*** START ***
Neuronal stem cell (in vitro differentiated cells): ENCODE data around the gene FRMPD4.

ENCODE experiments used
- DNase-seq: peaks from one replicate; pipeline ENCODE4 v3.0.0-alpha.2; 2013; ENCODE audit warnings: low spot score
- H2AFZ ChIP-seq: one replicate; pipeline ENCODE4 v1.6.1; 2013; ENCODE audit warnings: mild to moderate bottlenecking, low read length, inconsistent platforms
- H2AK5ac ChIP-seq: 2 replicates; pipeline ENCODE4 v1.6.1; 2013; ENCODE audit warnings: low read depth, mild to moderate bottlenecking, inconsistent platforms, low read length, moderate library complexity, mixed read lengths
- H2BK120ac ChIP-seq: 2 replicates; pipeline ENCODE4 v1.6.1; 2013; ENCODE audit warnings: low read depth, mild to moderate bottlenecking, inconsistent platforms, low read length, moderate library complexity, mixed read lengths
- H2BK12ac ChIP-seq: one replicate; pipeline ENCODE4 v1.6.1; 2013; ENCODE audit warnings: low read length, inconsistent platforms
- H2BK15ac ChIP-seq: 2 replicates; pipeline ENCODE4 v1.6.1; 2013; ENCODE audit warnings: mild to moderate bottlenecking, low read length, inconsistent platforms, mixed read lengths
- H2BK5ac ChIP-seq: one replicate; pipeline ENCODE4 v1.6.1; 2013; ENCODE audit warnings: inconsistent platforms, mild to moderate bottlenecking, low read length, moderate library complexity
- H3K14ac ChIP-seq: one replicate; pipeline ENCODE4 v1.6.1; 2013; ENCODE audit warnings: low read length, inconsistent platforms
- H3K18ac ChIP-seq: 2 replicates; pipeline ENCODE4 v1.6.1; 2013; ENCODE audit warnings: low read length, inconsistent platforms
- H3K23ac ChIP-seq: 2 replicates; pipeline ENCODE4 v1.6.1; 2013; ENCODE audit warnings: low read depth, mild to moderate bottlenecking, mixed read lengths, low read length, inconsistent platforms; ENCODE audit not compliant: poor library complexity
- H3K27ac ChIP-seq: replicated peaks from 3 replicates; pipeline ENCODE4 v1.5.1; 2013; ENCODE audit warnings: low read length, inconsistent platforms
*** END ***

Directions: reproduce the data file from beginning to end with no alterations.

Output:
Neuronal stem cell (in vitro differentiated cells): ENCODE data around the gene FRMPD4.

ENCODE experiments used
- DNase-seq: peaks from one replicate; pipeline ENCODE4 v3.0.0-alpha.2; 2013; ENCODE audit warnings: low spot score
- H2AFZ ChIP-seq: one replicate; pipeline ENCODE4 v1.6.1; 2013; ENCODE audit warnings: mild to moderate bottlenecking, low read length, inconsistent platforms
- H2AK5ac ChIP-seq: 2 replicates; pipeline ENCODE4 v1.6.1; 2013; ENCODE audit warnings: low read depth, mild to moderate bottlenecking, inconsistent platforms, low read length, moderate library complexity, mixed read lengths
- H2BK120ac ChIP-seq: 2 replicates; pipeline ENCODE4 v1.6.1; 2013; ENCODE audit warnings: low read depth, mild to moderate bottlenecking, inconsistent platforms, low read length, moderate library complexity, mixed read lengths
- H2BK12ac ChIP-seq: one replicate; pipeline ENCODE4 v1.6.1; 2013; ENCODE audit warnings: low read length, inconsistent platforms
- H2BK15ac ChIP-seq: 2 replicates; pipeline ENCODE4 v1.6.1; 2013; ENCODE audit warnings: mild to moderate bottlenecking, low read length, inconsistent platforms, mixed read lengths
- H2BK5ac ChIP-seq: one replicate; pipeline ENCODE4 v1.6.1; 2013; ENCODE audit warnings: inconsistent platforms, mild to moderate bottlenecking, low read length, moderate library complexity
- H3K14ac ChIP-seq: one replicate; pipeline ENCODE4 v1.6.1; 2013; ENCODE audit warnings: low read length, inconsistent platforms
- H3K18ac ChIP-seq: 2 replicates; pipeline ENCODE4 v1.6.1; 2013; ENCODE audit warnings: low read length, inconsistent platforms
- H3K23ac ChIP-seq: 2 replicates; pipeline ENCODE4 v1.6.1; 2013; ENCODE audit warnings: low read depth, mild to moderate bottlenecking, mixed read lengths, low read length, inconsistent platforms; ENCODE audit not compliant: poor library complexity
- H3K27ac ChIP-seq: replicated peaks from 3 replicates; pipeline ENCODE4 v1.5.1; 2013; ENCODE audit warnings: low read length, inconsistent platforms